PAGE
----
People for Portland, the nonprofit political group pushing city leaders to take a more aggressive approach to homelessness, appears to have given up on its attempts to get a measure on the November ballot.

Earlier this month, the group’s political action committee Everyone Deserves Safe Shelter returned more than $360,000 in contributions to its donors. That includes large donations, such as $40,000 returned to both Killian Pacific and Schnitzer Properties.

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The People for Portland proposed ballot measure, first introduced in March, would have shifted tax money away from creating affordable housing and wraparound services in order to create emergency shelters. It would have also made it a requirement for governments in the Portland region to enforce public camping bans if they wanted to receive homeless services money.

A posting is taped near a group of tents in downtown Portland, giving notice that the area will be swept, May 20, 2022.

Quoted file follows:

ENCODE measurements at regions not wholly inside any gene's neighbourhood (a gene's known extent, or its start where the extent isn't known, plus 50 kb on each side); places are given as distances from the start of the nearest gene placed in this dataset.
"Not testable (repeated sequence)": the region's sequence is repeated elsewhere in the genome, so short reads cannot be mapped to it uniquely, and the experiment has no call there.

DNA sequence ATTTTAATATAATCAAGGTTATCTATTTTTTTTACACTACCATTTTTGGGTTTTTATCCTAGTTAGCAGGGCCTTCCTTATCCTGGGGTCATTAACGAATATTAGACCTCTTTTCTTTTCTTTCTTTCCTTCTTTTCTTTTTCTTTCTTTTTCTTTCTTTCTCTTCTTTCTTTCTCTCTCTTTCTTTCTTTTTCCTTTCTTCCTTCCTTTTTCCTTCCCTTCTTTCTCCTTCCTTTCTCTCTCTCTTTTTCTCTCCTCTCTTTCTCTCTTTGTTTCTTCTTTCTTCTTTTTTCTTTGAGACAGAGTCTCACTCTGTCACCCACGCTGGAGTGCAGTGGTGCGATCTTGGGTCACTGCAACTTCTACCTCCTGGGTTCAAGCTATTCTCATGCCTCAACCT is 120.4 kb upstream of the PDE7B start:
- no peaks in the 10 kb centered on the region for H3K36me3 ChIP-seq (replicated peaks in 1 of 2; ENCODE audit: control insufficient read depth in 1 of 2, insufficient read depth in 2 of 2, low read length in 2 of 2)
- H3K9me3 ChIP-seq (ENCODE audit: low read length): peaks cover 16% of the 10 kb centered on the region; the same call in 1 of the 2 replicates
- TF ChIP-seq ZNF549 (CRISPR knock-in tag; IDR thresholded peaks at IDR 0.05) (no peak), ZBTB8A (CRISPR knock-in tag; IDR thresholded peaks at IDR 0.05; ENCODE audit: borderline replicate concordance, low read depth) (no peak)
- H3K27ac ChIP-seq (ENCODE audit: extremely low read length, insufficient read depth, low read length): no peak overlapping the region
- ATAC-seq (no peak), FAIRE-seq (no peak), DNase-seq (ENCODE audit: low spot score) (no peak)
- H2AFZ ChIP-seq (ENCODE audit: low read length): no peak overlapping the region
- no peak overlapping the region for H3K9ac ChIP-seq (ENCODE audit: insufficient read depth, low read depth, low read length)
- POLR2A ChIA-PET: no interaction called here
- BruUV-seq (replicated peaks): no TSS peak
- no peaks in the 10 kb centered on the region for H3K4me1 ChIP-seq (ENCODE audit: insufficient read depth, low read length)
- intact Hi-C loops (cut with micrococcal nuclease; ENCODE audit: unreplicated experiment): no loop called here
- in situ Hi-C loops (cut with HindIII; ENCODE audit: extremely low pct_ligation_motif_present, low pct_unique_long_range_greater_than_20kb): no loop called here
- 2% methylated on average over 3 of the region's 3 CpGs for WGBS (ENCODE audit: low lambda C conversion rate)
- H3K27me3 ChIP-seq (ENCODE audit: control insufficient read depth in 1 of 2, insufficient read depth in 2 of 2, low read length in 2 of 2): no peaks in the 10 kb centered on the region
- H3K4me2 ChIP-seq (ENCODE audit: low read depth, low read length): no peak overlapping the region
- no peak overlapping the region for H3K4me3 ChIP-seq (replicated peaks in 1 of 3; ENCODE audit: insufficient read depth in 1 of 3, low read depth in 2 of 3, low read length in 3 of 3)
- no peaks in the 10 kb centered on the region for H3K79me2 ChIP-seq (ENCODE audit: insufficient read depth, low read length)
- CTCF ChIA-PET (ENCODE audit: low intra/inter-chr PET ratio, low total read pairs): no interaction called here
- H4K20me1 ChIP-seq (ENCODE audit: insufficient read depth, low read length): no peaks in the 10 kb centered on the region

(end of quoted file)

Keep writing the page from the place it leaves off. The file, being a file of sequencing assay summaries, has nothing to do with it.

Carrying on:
A posting is taped near a group of tents in downtown Portland, giving notice that the area will be swept, May 20, 2022.

Kristyna Wentz-Graff / OPB

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The pot of money the group proposed using was from a tax voters in Multnomah, Clackamas and Washington counties created in May 2020.

Like the group itself, People for Portland’s push for the ballot measure was controversial.

The group struggled to create language for the ballot measure that passed legal muster. Lawyers for Metro, the government agency charged with land use management and issues in the region, rejected their attempts. Later, a judge did the same.

Angela Martin, with the advocacy group HereTogether, said she’s happy to see People for Portland seemingly abandon its effort.

“We’re happy to know the money is being refunded and is no longer available to push a misguided, unconstitutional effort,” Martin said in a statement. “People for Portland attempted to change the will of the voters. Now, it’s time for people in our region to shift their focus back to getting people housed right now, instead of spending time debating a distracting, misleading ballot measure.”

A spokesman for People for Portland did not return OPB’s call for comment.

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